3 Mark a point 1⁄2 inch from the center front line. Draw a diagonal line from the center front to the marked point.
4 Add a seam allowance on all edges but the center back (CB), which is placed on the fold when cutting your collar. Cut the collar pattern in one piece. Then cut two collars from your fabric. With the right sides together, sew the outside edges. Clip, trim, turn, and press.
5 For a clean finish, also cut a facing or line your top. To attach the collar, layer the bodice right-side up, collar right-side up, and facing or lining wrong-side up. Sew around the neckline, and turn the facing or lining to the inside.
Draft in a maverick seam
To add style lines and get great mileage from your favorite bodice pattern, add a seam or two. It’s this simple: draw a line where you want a seam, position cross marks to help align the pieces later. Cut along the line, and add a seam allowance to both new edges. To keep the upper bodice unbroken, we rotated the dart into the new seam. (See “Darts 101”on p. 53.)
|Draw pattern adjustment lines||Cut along lines||Sew the pieces together|
How to do it:
1 Draw a line from the bust point diagonally to the side seam at the waistline.
2 Draw a line from the bust point perpendicular to the center front (CF) line.
3 Cut along one dart leg and tape it to the opposite dart leg. The pattern will peak up in a shallow funnel.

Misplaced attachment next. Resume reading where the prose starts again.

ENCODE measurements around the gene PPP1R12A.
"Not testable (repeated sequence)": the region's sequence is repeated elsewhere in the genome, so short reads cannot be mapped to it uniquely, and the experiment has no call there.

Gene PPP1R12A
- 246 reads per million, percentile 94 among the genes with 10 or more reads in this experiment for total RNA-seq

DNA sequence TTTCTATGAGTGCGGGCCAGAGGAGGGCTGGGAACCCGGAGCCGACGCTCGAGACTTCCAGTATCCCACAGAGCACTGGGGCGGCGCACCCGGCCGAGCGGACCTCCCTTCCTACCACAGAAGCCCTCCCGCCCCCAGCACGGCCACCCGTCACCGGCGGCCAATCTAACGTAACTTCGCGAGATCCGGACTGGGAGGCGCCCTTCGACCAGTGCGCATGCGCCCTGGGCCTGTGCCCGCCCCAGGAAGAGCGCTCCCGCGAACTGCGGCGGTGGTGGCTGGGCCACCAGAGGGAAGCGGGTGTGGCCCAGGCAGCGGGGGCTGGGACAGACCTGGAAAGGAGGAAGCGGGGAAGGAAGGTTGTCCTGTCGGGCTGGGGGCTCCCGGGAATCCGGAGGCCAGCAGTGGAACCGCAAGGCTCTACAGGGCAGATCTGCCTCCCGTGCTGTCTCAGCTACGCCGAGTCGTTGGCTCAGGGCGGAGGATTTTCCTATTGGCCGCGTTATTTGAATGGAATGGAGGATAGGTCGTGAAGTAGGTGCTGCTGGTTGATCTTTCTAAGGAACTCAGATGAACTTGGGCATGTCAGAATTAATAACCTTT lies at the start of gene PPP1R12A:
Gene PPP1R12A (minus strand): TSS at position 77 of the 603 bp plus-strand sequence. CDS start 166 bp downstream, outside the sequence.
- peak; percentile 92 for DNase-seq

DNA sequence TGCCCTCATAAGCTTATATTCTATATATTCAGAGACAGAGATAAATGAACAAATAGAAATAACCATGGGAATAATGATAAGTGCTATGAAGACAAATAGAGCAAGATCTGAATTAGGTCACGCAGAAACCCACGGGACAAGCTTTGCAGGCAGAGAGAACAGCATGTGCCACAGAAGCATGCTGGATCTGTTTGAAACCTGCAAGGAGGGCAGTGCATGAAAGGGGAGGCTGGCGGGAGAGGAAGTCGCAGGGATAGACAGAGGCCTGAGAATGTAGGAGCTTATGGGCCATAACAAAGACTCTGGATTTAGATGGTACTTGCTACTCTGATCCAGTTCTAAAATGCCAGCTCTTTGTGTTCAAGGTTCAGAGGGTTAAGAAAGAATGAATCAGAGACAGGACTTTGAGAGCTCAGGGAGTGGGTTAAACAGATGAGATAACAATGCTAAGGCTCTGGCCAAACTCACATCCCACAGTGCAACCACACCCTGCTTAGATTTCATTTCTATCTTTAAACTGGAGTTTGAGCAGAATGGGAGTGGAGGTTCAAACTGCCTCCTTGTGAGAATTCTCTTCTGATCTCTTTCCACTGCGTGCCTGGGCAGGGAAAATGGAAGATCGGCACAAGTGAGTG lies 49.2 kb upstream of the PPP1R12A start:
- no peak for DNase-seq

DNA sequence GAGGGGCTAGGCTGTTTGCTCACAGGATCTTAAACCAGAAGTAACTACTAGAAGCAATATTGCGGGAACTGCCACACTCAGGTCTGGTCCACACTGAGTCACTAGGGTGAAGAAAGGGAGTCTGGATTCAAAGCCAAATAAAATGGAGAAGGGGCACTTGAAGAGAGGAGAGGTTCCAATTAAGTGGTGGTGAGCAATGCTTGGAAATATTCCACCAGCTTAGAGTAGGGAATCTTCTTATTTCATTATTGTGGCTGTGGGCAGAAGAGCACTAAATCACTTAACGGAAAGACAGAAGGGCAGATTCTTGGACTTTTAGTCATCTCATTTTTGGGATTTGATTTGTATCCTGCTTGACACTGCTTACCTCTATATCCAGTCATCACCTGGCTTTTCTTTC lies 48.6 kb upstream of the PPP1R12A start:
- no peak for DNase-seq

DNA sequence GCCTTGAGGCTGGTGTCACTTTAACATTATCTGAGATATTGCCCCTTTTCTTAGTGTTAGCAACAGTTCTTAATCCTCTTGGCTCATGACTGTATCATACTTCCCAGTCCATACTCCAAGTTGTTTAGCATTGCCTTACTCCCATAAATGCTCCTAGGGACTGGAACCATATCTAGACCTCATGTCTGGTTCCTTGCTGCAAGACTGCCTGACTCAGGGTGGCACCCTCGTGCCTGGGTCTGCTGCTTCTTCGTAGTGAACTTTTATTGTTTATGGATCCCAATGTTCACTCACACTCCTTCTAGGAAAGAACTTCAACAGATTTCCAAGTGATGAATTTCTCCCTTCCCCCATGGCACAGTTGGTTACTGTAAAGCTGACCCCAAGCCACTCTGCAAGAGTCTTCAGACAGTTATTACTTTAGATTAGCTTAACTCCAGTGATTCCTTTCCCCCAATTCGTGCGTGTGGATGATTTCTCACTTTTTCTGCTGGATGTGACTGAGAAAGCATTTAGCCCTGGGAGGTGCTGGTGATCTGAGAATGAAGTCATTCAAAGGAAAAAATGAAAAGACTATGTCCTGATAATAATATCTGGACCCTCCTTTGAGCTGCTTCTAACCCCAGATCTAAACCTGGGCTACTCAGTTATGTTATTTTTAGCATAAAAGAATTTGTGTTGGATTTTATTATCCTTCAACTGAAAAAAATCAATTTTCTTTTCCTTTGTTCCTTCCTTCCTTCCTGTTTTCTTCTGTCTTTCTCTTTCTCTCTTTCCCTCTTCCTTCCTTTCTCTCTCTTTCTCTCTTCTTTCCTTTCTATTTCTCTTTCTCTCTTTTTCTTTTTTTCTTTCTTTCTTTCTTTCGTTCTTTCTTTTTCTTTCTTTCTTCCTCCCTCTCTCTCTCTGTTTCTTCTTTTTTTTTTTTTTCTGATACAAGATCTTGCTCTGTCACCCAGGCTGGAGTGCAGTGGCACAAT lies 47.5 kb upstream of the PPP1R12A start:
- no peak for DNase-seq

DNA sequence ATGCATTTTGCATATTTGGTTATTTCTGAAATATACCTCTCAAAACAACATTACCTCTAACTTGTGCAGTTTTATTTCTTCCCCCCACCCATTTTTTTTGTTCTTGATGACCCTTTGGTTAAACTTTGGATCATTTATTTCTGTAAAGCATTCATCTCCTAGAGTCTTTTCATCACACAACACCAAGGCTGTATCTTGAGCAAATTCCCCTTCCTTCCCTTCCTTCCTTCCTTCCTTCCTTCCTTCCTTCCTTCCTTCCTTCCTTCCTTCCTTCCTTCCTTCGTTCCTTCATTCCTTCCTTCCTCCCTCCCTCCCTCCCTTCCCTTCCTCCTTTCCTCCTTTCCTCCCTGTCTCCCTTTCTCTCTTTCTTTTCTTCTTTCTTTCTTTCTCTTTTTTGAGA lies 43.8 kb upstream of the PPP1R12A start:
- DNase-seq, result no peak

4 Cut along the diagonal line and allow the pattern to open, forming a new dart.
5 Cut along the horizontal line to separate the two sections. Add seam allowances to all new edges.
6 Cut one piece from the main fabric and the second from a coordinating fabric.
7 Before you sew the two pieces together, prepare the upper section by staystitching the angle (shown in purple) at right and clipping the seam allowance up to the stitching. Sew with the top bodice piece over the bottom. With the needle down, pivot at the corner, adjust the fabric until the seamlines match, and continue to sew. Sew the new seam first. Topstitch along the seam if desired, and then sew your garment as usual.
Hot stuff bonus: Cowl
A detachable cowl is more like jewelry than a scarf and enables you to change a garment instantly. It looks like part of the garment when it’s worn but folds away into nothing when it’s not. This is a perfect travel accessory. Creating a detachable cowl also lets you add a touch of extravagant fabric without breaking the bank.
1 Follow the pattern illustration below to draw your pattern. To prevent your cowl from looking like a scarf, trim off the points as shown with the green dotted lines.
2 Cut your working pattern on folded paper so that you can cut your fabric in a single layer. Position the opened pattern on a single layer of fabric following the “fabric layout” above, and cut your fabric.
3 Sew a narrow hem along the neck and lower edge. Simply stitch 1⁄8 inch from the edge, fold the edge to the wrong side along the stitching, and stitch again as close to the edge as you can.
4 Fold the neck edge to the wrong side and pinch pleats in the shoulders to make a soft drape. Adjust the length to suit your size before finishing the shoulders. Then pin the pleats, and use a scrap of matching fabric to create a binding for the edge.
5 Sew two hooks on each shoulder end. Sew corresponding thread eyes buried in the shoulder seam of the garment you plan to wear. Tip: use thread that matches the garment, and it will never show.
Judith Neukam is senior technical editor.